For a better understanding of the challenge the Disk presents to would-be decoders, imagine discovering a short fragment of English—say, the sentence “Some cats are black.” It’s composed of sixteen separate characters, but, because of repetition, only 11 (out of a possible 26) different signs or symbols. Based on all the languages we already know, linguists have come up with a formula for using a short sample to predict the total number of symbols in an unknown language: [characters^2 ÷ (characters - symbols)] – characters]. Try it with “Some cats are black”: [16^2 ÷ (16-11)] – 16 = 35. Not a brilliant estimate for the number of letters in the English alphabet, but then it’s from a very short sample. Try the formula on the last sentence instead: [94^2 ÷ (94-18)] – 94] = … getting pretty close.
Now look at the Phaistos Disk. It has 241 separate characters, but, because of repetition, just 45 (out of ???—we don’t know!) different symbols. The formula says the Phaistos language should have about [241^2 ÷ (241-45) – 241] symbols. That’s [(58,082 ÷ 196) – 45) = 55. In other words, there should be about 11 more signs in the language than get used on the Disk.
In a separate calculation, the linguist James Chadwick estimated that, for a language with n signs, you need at minimum a sample with about n^2 characters of text for any hope of deciphering it. If our last calculation is about right, that’s 55^2 (= 3,025) for the Phaistos language—more than a dozen Disks. But this could be a radical underestimate in the case of Phaistos, because it appears to be unrelated to any other known language. Based on these arguments, Chadwick was infuriated by the (legions of) people who kept (and still keep) claiming to have deciphered the Disk. He considered it a basic mark of amateurish ignorance not to understand that, with only one Disk, the task is essentially impossible.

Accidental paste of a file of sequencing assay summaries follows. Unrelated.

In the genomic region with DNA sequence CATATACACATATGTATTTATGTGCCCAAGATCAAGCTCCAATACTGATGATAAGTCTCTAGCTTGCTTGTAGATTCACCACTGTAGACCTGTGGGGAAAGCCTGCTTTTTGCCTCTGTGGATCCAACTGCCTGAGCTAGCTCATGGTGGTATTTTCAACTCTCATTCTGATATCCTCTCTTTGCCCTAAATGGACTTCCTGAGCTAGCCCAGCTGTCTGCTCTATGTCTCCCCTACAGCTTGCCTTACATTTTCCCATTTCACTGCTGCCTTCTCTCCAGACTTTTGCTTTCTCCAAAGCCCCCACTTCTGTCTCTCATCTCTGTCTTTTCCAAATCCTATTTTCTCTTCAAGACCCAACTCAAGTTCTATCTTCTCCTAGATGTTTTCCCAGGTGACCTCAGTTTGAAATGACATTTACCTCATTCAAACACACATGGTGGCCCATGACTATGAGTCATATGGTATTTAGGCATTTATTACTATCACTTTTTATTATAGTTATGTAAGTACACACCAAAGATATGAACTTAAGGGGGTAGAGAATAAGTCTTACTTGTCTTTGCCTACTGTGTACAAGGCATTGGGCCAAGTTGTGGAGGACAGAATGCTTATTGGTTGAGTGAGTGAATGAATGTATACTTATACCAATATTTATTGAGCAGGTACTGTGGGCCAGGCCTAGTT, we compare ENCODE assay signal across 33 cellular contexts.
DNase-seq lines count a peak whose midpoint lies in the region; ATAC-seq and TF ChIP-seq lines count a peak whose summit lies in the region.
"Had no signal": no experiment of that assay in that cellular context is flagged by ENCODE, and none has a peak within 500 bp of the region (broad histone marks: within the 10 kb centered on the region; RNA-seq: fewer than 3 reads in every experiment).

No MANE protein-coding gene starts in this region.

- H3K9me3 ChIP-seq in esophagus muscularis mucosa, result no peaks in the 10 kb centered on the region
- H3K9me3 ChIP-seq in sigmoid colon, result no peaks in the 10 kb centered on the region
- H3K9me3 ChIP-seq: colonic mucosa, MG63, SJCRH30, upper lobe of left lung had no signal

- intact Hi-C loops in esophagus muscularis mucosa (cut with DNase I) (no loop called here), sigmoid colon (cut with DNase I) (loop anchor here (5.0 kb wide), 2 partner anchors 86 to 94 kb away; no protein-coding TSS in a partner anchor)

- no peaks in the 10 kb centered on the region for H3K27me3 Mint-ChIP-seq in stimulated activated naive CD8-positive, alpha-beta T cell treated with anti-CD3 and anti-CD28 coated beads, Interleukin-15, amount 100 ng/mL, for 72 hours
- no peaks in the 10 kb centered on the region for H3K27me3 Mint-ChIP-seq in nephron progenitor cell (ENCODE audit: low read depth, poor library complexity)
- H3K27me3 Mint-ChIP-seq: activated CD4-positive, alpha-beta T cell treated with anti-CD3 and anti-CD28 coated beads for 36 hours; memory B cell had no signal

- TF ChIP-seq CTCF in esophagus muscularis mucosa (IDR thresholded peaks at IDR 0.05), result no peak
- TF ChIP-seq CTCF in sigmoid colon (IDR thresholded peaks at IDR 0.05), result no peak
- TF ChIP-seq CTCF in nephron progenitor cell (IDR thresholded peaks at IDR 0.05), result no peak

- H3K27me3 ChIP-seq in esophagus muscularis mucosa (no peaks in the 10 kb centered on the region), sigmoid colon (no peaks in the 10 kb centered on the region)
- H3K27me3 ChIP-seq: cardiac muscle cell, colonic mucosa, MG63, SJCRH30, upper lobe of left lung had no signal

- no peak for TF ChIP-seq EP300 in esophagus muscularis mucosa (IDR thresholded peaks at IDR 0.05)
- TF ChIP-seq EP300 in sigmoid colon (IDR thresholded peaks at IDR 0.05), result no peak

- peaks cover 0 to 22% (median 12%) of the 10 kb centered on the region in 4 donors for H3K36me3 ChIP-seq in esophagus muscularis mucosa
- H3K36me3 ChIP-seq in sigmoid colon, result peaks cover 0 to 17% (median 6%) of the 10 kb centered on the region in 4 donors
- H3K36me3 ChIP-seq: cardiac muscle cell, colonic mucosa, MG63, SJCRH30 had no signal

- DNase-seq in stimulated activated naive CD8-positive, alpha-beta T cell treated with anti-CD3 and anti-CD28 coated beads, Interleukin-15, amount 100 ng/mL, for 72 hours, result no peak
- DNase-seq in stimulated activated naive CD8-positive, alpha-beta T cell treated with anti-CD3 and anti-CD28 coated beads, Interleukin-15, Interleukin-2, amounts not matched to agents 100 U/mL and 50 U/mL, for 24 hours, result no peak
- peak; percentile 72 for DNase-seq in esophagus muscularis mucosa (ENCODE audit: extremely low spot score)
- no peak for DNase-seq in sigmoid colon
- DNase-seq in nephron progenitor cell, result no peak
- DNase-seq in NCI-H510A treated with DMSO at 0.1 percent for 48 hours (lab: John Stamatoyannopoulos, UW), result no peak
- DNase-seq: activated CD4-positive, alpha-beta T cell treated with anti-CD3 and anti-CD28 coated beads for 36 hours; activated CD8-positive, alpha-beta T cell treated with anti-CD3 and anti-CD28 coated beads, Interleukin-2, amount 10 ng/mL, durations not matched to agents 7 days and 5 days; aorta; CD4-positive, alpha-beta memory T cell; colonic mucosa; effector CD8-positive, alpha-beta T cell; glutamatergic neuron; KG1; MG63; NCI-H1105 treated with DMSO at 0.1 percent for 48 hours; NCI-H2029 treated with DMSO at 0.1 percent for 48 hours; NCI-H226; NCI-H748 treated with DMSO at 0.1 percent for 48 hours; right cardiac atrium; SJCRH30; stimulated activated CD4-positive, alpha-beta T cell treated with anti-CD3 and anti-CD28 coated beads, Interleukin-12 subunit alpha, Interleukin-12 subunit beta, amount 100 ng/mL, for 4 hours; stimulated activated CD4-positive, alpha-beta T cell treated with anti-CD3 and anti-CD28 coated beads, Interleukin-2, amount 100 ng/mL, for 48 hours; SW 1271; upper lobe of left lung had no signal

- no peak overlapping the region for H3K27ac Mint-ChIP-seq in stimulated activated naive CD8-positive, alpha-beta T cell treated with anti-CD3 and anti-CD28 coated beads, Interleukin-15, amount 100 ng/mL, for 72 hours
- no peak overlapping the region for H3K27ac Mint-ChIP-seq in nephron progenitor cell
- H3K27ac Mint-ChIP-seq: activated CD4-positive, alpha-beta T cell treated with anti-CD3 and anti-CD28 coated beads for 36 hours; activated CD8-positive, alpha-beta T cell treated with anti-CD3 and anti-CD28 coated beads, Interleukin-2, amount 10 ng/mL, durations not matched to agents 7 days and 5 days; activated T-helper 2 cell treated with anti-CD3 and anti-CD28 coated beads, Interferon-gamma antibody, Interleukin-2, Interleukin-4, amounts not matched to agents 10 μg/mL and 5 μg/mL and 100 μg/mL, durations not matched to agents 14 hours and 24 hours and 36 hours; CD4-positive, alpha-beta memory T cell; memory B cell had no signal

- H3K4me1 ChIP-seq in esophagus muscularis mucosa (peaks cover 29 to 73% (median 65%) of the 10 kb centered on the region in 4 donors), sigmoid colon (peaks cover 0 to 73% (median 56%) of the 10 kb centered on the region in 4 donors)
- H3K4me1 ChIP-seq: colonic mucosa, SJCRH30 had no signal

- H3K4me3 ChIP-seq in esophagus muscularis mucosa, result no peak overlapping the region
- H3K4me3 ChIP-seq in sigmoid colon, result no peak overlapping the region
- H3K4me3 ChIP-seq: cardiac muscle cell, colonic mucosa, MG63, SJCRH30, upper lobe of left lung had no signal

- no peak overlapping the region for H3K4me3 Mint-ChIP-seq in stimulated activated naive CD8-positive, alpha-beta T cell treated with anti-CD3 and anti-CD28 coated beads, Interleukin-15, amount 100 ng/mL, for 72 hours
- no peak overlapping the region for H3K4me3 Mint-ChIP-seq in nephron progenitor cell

A clear, fiery Cretan brandy distilled from the grape skins that are left over after making wine.
Humans and fire
The mastery of fire was crucial to human development—not because it kept our toes warm, but because it made cooking possible, and cooked food is a much, much more time- and energy-efficient way of getting all the calories that our outsized brains consume. The mainstream view is that humans mastered fire around 350,000 BCE, but there’s some evidence that the correct figure is at least a million years, perhaps closer to two million. The big book on this is Harvard primatologist Richard Wrangham’s Catching Fire.
Can we store data in DNA?
Shortly after writing a draft of this book, I learned that a team at Harvard Medical School is working on how to do just that. It’s in the early stages, but DNA could provide astonishingly information density—and, unlike that flash drive you just put through the laundry, remain stable for 10,000 years.
William isn't referring to Jerry Yang’s internet company, but to the disgusting ape-like creatures (or disturbingly human-like apes) in the fourth part of Jonathan Swift’s Gulliver’s Travels (1726). Apparently the company’s name really is a direct reference to Gulliver, but you have to wonder whether any of the Sunnyvale geeks had actually read the book. A cursed race of unteachable, stinking, irrational, odious brutes? Really?